Here’s a new one in the works…
Random thought of the day: I think I’m going to start using “cat” to refer to certain dudes from now on. I like when people used to say that.
Finally finished this little painting a week or so ago:
Here it is in its intended frame:
She is for sale, framed, btw. Contact me if you’re interested. 🙂
Part of what I love about working as a creative is what it does to my brain.
There’s a weird phenomenon that happens that I can kind of feel. Well, maybe it’s not a feeling, but a sense that things are popping or bubbling into existence. This happens at different times. It’s kind of like a fuzzy picture coming into focus in my mind’s eye and then boom…there it is. I think it’s at its peak for me when I’m trying to come up with an idea for a picture. And then it continues as I’m painting something from nothing into something. A painting and its imagery is really just illusion come into a form our brains can recognize symbolically. So when a painting is finished, the challenge for me is whether it lived up to the expectations I had while the idea was in my head.
It happens to me all day as I’m trying to come up with decisions and ideas while designing books. But it’s the most challenging for me when I’m working on making pictures. I love collecting ideas and figuring out how to finesse things together. It’s such a creative mess and I love untangling it!
What do you love about the creative process?
As Ferris Bueller said, “Life moves pretty fast. If you don’t stop and take a look once in a while, you could miss it.” And that’s why from time to time, I check in with myself to make sure I’m happy. I never want to wake up some morning and realize I haven’t been true to myself. (Sure, we are rarely 100% happy with everything going on in our lives at any given time, but as long as the happy-o-meter tips toward mostly happy, that’s sufficient to me).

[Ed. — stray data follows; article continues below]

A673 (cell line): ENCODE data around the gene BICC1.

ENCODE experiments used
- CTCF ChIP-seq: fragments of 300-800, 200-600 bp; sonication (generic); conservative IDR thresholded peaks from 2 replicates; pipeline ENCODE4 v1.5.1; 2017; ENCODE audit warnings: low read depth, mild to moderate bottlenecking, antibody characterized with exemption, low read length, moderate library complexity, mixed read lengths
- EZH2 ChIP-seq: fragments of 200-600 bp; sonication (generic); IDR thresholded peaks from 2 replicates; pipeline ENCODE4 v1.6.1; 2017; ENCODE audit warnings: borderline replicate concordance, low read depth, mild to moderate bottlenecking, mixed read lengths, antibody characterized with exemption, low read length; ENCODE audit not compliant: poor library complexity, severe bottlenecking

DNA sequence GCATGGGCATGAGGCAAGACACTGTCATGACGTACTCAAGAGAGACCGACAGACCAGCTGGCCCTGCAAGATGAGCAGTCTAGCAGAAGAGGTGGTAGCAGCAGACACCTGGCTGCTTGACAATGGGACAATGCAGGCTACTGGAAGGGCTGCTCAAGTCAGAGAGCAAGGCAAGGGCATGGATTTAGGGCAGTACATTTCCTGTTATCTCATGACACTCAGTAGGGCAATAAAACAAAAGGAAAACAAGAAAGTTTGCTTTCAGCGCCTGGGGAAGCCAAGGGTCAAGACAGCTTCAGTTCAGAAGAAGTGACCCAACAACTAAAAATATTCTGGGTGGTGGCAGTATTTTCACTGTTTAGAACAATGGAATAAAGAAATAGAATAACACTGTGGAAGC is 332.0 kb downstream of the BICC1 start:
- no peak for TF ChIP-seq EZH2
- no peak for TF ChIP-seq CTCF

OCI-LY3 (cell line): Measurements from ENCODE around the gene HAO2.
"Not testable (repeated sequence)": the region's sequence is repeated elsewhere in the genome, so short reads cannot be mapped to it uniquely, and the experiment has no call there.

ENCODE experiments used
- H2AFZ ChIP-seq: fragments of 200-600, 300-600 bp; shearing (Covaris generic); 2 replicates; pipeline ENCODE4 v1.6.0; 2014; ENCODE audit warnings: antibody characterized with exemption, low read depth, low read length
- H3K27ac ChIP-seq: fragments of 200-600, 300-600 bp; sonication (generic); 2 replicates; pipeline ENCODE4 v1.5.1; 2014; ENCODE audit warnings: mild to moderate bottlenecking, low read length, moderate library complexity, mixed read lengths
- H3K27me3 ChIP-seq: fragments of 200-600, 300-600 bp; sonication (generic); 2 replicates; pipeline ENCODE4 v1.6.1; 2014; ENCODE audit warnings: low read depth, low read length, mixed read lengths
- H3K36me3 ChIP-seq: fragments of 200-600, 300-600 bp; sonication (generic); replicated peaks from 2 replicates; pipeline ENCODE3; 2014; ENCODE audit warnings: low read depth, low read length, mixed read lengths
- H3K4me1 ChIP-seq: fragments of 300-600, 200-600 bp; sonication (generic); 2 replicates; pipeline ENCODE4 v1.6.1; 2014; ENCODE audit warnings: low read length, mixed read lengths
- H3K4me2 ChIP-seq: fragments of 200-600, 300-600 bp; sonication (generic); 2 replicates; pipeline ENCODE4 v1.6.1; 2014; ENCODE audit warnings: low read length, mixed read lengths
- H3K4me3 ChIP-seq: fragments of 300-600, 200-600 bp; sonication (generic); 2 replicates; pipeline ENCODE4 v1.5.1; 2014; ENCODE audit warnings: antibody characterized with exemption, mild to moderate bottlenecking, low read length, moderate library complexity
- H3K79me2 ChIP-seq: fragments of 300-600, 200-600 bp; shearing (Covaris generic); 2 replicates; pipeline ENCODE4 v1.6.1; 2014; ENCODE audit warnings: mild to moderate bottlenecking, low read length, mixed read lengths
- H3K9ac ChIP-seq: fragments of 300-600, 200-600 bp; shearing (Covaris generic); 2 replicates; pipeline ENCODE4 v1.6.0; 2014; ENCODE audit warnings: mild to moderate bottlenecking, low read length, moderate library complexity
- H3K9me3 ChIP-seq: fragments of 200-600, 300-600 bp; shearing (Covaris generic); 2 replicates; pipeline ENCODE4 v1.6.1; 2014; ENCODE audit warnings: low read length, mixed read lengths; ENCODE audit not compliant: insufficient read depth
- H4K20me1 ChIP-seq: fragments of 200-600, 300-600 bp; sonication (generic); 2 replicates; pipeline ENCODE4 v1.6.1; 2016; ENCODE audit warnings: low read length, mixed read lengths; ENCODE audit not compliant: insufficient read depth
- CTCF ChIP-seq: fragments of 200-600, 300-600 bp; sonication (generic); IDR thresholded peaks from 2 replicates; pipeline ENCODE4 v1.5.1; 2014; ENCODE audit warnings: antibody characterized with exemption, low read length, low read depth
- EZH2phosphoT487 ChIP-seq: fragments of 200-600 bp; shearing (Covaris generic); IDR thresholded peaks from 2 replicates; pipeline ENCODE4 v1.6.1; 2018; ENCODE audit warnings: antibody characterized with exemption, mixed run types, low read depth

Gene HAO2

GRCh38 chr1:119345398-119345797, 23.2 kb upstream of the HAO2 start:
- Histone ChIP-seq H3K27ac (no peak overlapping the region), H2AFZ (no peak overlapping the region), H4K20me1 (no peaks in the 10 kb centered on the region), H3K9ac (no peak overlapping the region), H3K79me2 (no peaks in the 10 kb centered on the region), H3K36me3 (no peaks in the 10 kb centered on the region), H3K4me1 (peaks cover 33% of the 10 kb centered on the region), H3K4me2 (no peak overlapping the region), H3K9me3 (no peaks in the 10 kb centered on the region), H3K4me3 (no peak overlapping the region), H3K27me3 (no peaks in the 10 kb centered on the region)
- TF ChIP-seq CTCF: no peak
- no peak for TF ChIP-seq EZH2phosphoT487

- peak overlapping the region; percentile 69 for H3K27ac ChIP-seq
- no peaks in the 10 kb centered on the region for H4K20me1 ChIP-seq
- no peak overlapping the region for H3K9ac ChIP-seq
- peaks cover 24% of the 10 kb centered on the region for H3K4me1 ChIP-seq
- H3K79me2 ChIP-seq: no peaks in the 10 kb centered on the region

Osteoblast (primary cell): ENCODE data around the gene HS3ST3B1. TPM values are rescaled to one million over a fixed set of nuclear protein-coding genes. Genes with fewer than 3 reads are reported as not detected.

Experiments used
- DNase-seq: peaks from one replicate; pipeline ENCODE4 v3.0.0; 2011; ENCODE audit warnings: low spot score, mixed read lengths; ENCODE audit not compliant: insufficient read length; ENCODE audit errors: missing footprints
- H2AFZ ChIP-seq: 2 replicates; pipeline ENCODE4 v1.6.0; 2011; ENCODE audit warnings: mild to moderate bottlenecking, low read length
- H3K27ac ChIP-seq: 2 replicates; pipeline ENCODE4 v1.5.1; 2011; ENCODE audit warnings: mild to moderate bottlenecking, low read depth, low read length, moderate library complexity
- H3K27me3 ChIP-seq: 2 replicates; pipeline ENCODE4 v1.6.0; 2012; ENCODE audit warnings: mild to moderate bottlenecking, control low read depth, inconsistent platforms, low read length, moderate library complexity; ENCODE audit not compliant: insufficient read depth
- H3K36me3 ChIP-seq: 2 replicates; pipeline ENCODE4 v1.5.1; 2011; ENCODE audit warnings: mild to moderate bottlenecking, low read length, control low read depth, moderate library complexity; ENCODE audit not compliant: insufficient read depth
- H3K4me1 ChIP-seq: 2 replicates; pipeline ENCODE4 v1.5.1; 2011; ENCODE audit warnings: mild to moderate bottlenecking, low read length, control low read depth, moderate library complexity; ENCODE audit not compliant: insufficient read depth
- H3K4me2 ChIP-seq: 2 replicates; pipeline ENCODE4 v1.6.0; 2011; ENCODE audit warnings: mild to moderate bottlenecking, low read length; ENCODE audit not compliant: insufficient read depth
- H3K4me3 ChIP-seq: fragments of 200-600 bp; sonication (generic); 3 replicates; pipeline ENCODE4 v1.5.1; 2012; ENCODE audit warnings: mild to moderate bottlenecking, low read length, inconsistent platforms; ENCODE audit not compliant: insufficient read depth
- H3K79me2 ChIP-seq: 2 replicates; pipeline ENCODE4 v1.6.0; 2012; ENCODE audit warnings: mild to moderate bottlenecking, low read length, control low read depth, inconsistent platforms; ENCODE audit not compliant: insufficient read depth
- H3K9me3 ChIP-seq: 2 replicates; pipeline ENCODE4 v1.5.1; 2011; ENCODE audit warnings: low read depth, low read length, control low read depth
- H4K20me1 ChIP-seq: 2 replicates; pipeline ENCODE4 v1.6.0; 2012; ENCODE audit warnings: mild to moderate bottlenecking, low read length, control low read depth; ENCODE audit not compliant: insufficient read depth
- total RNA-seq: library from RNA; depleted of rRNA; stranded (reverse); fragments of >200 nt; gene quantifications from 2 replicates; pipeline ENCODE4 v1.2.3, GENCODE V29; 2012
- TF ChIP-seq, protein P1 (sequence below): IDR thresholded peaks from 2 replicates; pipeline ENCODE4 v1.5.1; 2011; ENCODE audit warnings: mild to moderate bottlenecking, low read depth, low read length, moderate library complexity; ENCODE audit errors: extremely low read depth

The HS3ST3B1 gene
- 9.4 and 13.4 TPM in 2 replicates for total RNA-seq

One of the most eye opening thoughts about leading a happy life was something I came across randomly. The person mentioned that there are two facets of happiness: Enrichment – the feeling that comes from love, relationships, family, friends, and Fulfillment – the feeling that comes from personal growth and achievement from your life’s work, career or other personal accomplishments. That was kind of an a-ha moment for me because “they” (you know, who they are) say that family and relationships are the most important things for happiness as though you should never want for anything else. So if you do “want for something else” there is basically something wrong with you or you don’t value the people in your life enough. IT’S SO NOT TRUE. For me, it’s definitely the difference between enrichment and fulfillment. We all need love, but we all need to feel a sense of fulfillment from the work we do because…well…simply…in this life we need to work to live. That’s a lot of time that needs to be spent away from family, so it should be spent on something worthwhile! If we could spend all of our time with our families, perhaps that would be enough. But we can’t, so we also need personal fulfillment.
And this really isn’t limited to a career. It could be volunteering and doing charity work or a fierce love of quilting. It’s just something you do on your own that gives you a profound sense of accomplishment.
This may not be how I will assess my happiness in the future, but for now, it works for me. I do believe that the Eastern philosophical notion of contentment through just “being” is probably the higher road to aspire to, but I admit that I’m just not evolved enough yet as a human to pull that off. Maybe someday.
In the meantime, I will “do” and enjoy working. Here’s a sneak peek at a new painting I’m starting soon…
Do you check in with yourself once in a while to make sure you are doing well and on the right track? How do you measure your level of contentment? What contributes to your happy meter?